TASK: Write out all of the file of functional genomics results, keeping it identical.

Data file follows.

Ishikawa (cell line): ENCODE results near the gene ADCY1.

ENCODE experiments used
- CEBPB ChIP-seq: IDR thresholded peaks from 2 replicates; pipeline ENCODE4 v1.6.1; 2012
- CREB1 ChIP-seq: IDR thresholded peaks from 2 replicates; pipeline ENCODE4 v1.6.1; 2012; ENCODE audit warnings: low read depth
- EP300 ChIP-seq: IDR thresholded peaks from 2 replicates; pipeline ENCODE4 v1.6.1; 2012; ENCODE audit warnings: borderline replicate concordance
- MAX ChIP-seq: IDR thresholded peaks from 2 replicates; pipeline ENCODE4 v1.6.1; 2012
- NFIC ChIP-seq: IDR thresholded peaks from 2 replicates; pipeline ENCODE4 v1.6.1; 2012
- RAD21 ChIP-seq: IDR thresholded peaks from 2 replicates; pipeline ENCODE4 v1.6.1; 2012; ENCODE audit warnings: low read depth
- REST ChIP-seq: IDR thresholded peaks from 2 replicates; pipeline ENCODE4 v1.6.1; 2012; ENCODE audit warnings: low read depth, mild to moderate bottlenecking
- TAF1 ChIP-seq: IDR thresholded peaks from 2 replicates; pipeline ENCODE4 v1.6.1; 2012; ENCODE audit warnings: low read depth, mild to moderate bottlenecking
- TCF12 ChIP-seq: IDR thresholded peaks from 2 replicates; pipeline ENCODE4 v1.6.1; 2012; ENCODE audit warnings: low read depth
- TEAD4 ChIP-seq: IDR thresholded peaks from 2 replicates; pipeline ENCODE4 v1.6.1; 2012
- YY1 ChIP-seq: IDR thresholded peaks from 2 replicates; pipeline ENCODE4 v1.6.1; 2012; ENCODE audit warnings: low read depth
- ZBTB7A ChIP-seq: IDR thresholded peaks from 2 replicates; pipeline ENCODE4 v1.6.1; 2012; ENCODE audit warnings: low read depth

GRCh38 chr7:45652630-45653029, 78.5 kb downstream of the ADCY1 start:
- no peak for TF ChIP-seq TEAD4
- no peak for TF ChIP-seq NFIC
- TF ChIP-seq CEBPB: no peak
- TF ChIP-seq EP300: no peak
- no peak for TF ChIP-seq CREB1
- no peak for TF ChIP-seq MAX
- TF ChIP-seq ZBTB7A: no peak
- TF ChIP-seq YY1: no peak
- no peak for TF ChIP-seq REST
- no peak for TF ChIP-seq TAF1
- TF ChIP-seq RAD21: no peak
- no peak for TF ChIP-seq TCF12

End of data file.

Ishikawa (cell line): ENCODE results near the gene ADCY1.

ENCODE experiments used
- CEBPB ChIP-seq: IDR thresholded peaks from 2 replicates; pipeline ENCODE4 v1.6.1; 2012
- CREB1 ChIP-seq: IDR thresholded peaks from 2 replicates; pipeline ENCODE4 v1.6.1; 2012; ENCODE audit warnings: low read depth
- EP300 ChIP-seq: IDR thresholded peaks from 2 replicates; pipeline ENCODE4 v1.6.1; 2012; ENCODE audit warnings: borderline replicate concordance
- MAX ChIP-seq: IDR thresholded peaks from 2 replicates; pipeline ENCODE4 v1.6.1; 2012
- NFIC ChIP-seq: IDR thresholded peaks from 2 replicates; pipeline ENCODE4 v1.6.1; 2012
- RAD21 ChIP-seq: IDR thresholded peaks from 2 replicates; pipeline ENCODE4 v1.6.1; 2012; ENCODE audit warnings: low read depth
- REST ChIP-seq: IDR thresholded peaks from 2 replicates; pipeline ENCODE4 v1.6.1; 2012; ENCODE audit warnings: low read depth, mild to moderate bottlenecking
- TAF1 ChIP-seq: IDR thresholded peaks from 2 replicates; pipeline ENCODE4 v1.6.1; 2012; ENCODE audit warnings: low read depth, mild to moderate bottlenecking
- TCF12 ChIP-seq: IDR thresholded peaks from 2 replicates; pipeline ENCODE4 v1.6.1; 2012; ENCODE audit warnings: low read depth
- TEAD4 ChIP-seq: IDR thresholded peaks from 2 replicates; pipeline ENCODE4 v1.6.1; 2012
- YY1 ChIP-seq: IDR thresholded peaks from 2 replicates; pipeline ENCODE4 v1.6.1; 2012; ENCODE audit warnings: low read depth
- ZBTB7A ChIP-seq: IDR thresholded peaks from 2 replicates; pipeline ENCODE4 v1.6.1; 2012; ENCODE audit warnings: low read depth

GRCh38 chr7:45652630-45653029, 78.5 kb downstream of the ADCY1 start:
- no peak for TF ChIP-seq TEAD4
- no peak for TF ChIP-seq NFIC
- TF ChIP-seq CEBPB: no peak
- TF ChIP-seq EP300: no peak
- no peak for TF ChIP-seq CREB1
- no peak for TF ChIP-seq MAX
- TF ChIP-seq ZBTB7A: no peak
- TF ChIP-seq YY1: no peak
- no peak for TF ChIP-seq REST
- no peak for TF ChIP-seq TAF1
- TF ChIP-seq RAD21: no peak
- no peak for TF ChIP-seq TCF12